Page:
Presidential debate season is nearly here, and a lot of people are vying for the Democratic candidacy. If they're able, presidential hopefuls will make the case for their campaigns at a series of debates scheduled to take place this summer. Who will be in the 2020 Democratic debates depends on several factors, and the list is starting to shape up.
On Monday, The New York Times reported that while many Democratic hopefuls had already qualified to participate in the official debates scheduled this summer, a handful had not. As of the end of April, those who have qualified include: Bernie Sanders, Pete Puttigieg, Kamala Harris, Elizabeth Warren, Joe Biden, Amy Klobuchar, Beto O'Rourke, Andrew Yang, Cory Booker, Julián Castro, Kirsten Gillibrand, John Hickenlooper, John Delaney, Jay Inslee, Tim Ryan, and Tulsi Gabbard. Eric Swalwell, Wayne Messam, Marianne Williamson, and Seth Moulton have not yet qualified, per the Times.
There are several ways that a candidate can qualify to participate in a debate. In a statement released last February, the Democratic party said that presidential hopefuls may participate if they meet certain criteria related to polling, grassroots funding, or, possibly both.
"Because campaigns are won on the strength of their grassroots, we also updated the threshold, giving all types of candidates the opportunity to reach the debate stage and giving small-dollar donors a bigger voice in the primary than ever before," said Tom Perez, the Democratic National Committee chair, in a statement.
The requirements that the Democratic party set are fairly straightforward. When it comes to polling, in order to qualify to participate in the debates, candidates must have at least 1 percent of support in three or more polls. Those polls may either be national or include Iowa, New Hampshire, South Carolina, and/or Nevada.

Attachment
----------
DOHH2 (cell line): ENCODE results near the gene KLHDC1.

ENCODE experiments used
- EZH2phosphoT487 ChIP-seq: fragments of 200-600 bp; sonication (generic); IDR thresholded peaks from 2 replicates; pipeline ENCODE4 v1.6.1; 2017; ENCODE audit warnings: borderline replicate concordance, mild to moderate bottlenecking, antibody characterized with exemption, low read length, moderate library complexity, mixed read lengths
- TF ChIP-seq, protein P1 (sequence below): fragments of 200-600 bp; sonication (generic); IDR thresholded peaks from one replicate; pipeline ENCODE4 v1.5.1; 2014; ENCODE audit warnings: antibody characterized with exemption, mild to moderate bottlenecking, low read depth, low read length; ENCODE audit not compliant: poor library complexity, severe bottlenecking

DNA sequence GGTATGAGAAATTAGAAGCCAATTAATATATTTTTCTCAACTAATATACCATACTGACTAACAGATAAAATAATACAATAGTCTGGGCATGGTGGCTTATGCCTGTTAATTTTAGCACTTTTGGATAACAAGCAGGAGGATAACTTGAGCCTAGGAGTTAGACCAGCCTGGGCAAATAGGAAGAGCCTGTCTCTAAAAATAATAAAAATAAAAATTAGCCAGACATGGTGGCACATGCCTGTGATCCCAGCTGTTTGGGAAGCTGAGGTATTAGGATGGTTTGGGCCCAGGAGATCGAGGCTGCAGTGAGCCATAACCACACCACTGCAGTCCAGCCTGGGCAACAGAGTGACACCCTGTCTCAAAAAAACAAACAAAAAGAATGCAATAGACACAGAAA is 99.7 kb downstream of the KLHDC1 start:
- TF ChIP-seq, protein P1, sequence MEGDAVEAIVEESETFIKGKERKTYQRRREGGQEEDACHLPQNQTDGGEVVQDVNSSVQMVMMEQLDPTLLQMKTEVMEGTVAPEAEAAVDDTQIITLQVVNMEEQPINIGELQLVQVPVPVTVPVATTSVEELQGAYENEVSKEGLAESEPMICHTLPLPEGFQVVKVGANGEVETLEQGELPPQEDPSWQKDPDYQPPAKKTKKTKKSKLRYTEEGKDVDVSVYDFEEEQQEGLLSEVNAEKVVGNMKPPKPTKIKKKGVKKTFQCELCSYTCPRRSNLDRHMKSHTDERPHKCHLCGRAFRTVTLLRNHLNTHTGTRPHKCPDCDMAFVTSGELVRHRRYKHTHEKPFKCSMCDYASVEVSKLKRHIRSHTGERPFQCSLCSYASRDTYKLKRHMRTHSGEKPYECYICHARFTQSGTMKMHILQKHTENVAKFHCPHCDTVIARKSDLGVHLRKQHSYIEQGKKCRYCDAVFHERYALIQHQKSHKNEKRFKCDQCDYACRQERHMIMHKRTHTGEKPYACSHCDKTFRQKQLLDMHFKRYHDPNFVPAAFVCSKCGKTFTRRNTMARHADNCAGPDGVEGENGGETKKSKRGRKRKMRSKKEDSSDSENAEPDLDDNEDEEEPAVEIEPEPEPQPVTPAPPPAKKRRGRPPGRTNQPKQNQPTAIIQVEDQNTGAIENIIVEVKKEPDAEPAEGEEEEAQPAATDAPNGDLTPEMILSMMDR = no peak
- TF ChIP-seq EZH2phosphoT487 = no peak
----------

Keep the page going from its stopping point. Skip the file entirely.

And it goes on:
Alternatively, candidates may qualify to participate in the debates if they meet certain grassroots funding requirements. In order to qualify this way, a candidate must receive donations from at least 65,000 different donors, including at least 200 different donations from at least 20 different states, per the statement from the Democratic party.
If more than 20 different candidates qualify to be in the debate, the Democratic party said in its statement that it will winnow down the docket by giving priority to those individuals who meet both requirements. From there, preference will be given to candidates with the highest poll numbers, followed by candidates with the greatest number of unique donors.
As for the debates, two rounds have officially been announced. The first Democratic debate will take place in Miami, on June 26 and June 27, per NBC News. NBC News is hosting that debate alongside MSNBC and Telemundo.
The second round of Democratic debates will take place in Detroit, on July 30 and 31, the party tweeted out earlier in April. CNN is hosting that round, per the Democratic Twitter account.
Debates offer many candidates the opportunity to sell their candidacies to the American people. Although the list is still being firmed up, the Democratic debates will almost certainly offer an important glimpse into the future of the 2020 presidential race.